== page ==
Making and Breaking of Political Party Pattern

The people in power enjoy creating and dismantling political parties, and they are currently doing it once again with PTI.

The Pakistan Tehreek-i-Insaf (PTI), which condemned the coordinated assaults by its backers on military facilities and locations on May 9, continues to lose fresh members on a daily basis.

Both Fawad Chaudhry, a major figure in Imran Khan’s inner circle, and Jahangir Khan Tareen, a longtime confidant of Imran Khan who quit PTI a few years ago, are attempting to seize some of these defectors in order to create what many see to be another “king’s party.”

Those who are abandoning PTI are also being courted by the PML-N and PPP.

For those who have followed Pakistan’s politics over the past 20 years or more, even from afar, there is more than a hint of similarity in all of this.

Gen. Pervez Musharraf arranged so many defections between 2000 and 2002, first from the PML-N and subsequently the PPP, that he later amalgamated all of the rebels into the Pakistan Muslim League (PML-Q), which went on to become the government.

Similar actions are said to have been taken between 2012 and 2018, guiding numerous politicians linked with the PPP in particular and other parties generally to the PTI, which afterwards came to control the nation.

It is apparent that the PTI-affiliated politicians “are being subjected to the same ‘pressures’ that the military has used to engineer defections and resignations in the past,” claims Hassan Javid, a former political science instructor at the Lahore University of Management Sciences (LUMS).

However, he also notes in a recent string of posts that PTI “was always going to be vulnerable” to this kind of manipulation as a “party that was built on defections”.

According to him, the major goal of this form of political manipulation has always been to allow the ruling class to influence the results of elections by persuading strong, electable politicians to switch parties.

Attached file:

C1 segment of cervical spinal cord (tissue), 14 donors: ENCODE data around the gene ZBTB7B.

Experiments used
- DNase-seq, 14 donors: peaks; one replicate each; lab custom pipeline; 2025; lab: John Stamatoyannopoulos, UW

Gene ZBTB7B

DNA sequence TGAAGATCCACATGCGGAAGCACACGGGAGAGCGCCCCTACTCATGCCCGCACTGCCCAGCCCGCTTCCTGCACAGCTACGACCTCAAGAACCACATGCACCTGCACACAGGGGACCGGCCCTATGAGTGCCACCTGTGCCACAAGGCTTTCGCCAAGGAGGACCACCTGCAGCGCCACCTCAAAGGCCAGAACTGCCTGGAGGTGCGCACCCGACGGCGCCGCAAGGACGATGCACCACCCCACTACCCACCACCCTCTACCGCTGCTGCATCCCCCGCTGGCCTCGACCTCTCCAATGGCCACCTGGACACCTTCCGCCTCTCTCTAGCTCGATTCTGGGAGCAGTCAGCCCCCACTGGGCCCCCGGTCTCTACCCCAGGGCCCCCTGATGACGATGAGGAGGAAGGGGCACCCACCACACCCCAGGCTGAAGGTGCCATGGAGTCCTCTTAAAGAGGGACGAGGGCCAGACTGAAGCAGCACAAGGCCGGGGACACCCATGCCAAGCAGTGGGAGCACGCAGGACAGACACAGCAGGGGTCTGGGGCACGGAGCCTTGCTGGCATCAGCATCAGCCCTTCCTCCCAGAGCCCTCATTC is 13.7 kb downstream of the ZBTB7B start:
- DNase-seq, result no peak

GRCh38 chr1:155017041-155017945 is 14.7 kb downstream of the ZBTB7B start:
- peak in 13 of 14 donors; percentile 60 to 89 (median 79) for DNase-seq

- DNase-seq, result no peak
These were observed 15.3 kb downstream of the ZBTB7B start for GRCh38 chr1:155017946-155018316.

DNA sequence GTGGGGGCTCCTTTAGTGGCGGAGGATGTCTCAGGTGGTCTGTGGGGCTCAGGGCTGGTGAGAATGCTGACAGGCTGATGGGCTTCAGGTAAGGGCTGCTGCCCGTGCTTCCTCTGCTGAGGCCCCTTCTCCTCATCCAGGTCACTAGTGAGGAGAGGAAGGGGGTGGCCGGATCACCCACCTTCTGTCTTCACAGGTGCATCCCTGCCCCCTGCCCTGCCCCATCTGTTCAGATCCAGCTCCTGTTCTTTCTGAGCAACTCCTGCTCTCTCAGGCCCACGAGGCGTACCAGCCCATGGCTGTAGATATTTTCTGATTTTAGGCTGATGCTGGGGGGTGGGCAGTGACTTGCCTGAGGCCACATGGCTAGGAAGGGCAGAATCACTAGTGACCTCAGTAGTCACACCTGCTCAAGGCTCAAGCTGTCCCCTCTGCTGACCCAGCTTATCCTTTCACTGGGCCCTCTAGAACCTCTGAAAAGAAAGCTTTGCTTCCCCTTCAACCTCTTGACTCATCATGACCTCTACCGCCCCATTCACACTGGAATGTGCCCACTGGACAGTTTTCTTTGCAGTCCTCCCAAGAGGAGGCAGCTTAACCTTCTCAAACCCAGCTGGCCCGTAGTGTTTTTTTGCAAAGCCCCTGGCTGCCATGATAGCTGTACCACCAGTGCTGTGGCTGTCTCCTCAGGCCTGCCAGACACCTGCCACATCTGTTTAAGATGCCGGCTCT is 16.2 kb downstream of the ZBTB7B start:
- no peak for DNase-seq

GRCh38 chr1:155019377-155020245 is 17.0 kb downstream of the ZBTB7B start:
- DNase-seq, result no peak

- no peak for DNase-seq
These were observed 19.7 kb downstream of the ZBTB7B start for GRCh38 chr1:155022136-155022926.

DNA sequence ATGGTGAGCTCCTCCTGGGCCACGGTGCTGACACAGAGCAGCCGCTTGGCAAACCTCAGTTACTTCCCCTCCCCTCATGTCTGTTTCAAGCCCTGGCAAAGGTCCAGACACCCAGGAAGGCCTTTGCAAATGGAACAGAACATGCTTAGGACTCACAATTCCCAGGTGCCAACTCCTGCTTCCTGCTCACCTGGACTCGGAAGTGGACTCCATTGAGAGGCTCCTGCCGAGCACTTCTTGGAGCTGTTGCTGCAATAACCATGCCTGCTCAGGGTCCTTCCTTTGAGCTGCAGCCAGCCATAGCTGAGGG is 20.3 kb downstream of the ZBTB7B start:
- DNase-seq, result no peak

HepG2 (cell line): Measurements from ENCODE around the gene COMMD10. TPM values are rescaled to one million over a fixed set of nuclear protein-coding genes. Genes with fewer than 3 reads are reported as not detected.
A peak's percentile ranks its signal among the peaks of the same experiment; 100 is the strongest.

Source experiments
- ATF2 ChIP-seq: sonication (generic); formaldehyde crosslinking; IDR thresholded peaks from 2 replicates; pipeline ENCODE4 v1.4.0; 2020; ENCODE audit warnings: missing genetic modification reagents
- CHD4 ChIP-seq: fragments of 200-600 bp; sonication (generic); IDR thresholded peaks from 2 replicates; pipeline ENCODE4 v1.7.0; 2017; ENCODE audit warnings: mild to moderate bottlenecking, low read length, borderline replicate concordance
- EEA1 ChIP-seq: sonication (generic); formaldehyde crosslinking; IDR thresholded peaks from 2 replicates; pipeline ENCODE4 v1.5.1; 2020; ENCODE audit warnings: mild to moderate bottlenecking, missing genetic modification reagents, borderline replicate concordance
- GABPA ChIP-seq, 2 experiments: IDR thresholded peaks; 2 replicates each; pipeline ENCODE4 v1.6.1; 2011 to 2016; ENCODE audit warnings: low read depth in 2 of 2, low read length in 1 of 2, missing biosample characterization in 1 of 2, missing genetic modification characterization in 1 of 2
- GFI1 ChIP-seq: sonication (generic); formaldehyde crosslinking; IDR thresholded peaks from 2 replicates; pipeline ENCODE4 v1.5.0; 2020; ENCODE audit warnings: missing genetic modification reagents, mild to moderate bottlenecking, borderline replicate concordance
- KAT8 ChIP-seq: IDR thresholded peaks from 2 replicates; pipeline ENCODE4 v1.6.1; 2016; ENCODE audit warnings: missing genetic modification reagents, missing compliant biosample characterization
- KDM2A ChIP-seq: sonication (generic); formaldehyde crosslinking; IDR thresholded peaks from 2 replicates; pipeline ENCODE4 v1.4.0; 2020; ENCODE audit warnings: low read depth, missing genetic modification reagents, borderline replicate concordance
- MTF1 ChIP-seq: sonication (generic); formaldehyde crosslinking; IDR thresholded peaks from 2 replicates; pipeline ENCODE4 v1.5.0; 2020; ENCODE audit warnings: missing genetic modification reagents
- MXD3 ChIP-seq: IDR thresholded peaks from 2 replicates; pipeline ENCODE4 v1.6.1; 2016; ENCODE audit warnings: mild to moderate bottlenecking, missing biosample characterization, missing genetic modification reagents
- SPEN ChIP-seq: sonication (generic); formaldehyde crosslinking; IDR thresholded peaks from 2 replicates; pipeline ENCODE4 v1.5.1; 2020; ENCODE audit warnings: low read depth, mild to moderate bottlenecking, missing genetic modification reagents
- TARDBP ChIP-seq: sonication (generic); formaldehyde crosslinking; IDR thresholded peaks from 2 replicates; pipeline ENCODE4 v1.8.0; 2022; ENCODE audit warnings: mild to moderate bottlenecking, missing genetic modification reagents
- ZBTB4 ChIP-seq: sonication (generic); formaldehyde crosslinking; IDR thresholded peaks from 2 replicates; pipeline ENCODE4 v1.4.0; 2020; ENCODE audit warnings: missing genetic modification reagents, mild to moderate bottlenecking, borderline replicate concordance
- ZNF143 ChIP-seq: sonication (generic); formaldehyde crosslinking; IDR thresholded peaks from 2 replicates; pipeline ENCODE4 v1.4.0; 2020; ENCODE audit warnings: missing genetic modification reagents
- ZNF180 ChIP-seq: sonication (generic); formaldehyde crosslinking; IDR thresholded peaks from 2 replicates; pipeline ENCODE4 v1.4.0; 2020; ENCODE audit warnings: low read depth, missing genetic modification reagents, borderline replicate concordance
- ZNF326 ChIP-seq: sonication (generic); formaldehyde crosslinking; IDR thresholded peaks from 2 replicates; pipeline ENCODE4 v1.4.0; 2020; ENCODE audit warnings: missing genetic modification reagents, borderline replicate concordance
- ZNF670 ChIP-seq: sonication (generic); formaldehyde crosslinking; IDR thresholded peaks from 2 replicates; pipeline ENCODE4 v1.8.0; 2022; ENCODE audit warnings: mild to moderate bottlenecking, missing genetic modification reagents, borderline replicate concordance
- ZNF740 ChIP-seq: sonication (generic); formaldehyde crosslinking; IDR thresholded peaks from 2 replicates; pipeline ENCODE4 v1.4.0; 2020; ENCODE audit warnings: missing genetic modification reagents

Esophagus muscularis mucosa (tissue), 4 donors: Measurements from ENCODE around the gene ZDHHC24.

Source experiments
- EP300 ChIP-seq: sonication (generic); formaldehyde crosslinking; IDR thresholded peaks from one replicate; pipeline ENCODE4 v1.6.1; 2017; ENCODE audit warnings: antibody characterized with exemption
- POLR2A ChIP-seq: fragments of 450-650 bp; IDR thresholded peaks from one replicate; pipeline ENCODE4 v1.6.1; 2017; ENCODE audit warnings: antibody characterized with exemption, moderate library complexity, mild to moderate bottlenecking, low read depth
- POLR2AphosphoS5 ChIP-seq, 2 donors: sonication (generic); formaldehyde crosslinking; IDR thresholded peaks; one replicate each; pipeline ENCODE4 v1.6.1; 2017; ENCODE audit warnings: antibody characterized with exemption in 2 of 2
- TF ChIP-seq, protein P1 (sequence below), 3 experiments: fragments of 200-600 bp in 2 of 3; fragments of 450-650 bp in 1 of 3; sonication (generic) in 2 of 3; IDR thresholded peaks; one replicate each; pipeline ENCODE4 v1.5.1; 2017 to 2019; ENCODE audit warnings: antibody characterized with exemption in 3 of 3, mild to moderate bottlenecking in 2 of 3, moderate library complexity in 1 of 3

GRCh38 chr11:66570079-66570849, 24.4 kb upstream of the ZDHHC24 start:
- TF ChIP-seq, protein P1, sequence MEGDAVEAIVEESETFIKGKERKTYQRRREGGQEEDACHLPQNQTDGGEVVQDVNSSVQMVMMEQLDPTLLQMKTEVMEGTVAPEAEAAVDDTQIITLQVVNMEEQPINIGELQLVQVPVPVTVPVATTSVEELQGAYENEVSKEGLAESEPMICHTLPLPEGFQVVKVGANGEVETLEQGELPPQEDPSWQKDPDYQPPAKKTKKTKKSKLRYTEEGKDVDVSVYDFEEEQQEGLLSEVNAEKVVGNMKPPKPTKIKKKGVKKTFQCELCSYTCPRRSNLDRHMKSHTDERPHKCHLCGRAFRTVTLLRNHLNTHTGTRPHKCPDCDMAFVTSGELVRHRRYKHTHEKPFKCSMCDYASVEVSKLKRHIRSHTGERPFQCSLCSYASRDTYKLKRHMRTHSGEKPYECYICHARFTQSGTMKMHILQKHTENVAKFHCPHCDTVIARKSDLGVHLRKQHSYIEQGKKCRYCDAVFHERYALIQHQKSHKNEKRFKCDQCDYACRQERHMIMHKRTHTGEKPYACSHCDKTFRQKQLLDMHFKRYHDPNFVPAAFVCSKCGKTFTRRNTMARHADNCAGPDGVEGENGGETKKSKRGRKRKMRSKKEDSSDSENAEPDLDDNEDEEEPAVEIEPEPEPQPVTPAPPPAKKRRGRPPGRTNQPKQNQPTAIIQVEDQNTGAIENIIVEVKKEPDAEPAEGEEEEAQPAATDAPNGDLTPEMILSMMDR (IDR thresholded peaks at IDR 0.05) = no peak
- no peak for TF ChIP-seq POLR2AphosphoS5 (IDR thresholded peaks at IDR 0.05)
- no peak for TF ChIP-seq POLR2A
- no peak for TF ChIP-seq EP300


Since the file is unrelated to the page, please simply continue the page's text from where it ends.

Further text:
His claim is supported by electoral data that he has gathered and examined. It demonstrates that between 1990 and 2008, 60% of all politicians who changed organisations before the next general election were successful in winning one of the top three positions in the polls.

Imran Khan’s new disagreement with the military’s involvement in governance has resulted in an important turning point in Pakistani political history, according to Michael Kugelman, head of the South Asia Institute at the Wilson Centre. This has put the armed forces on the back foot in a manner it hadn’t experienced in years.

But historically, such political engineering has only sometimes been practical. He takes into account that while the Muttahida Qaumi Movement (MQM)’s political clout was so thoroughly destroyed that the party “has become a shadow of its former self,” the two major created dynastic parties, the PPP and PML-N, have maintained their dominance despite recent divisions within the PML-N.

He feels that the major politicians’ degree of malleability and the severity of the pressure applied to persuade them to bend determines how successfully parties are formed and broken.

He asserts that PTI is yielding in response to coercion so swiftly because “there are indications of threats to harm family members, including children, of PTI leaders.”

According to Lahore-based journalist and analyst Muhammad Badar Alam, the military’s efforts to curtail popular political figures and parties with sizable support bases have barely and transiently been successful.

He asserted that the reason why their political fortunes changed was solely due to the perception that they had been wronged.

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